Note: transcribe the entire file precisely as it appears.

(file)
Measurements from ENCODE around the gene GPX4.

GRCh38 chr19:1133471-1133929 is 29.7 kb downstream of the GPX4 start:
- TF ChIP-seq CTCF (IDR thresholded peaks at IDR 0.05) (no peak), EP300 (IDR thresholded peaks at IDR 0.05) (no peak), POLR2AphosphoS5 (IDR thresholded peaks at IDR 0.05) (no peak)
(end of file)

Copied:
Measurements from ENCODE around the gene GPX4.

GRCh38 chr19:1133471-1133929 is 29.7 kb downstream of the GPX4 start:
- TF ChIP-seq CTCF (IDR thresholded peaks at IDR 0.05) (no peak), EP300 (IDR thresholded peaks at IDR 0.05) (no peak), POLR2AphosphoS5 (IDR thresholded peaks at IDR 0.05) (no peak)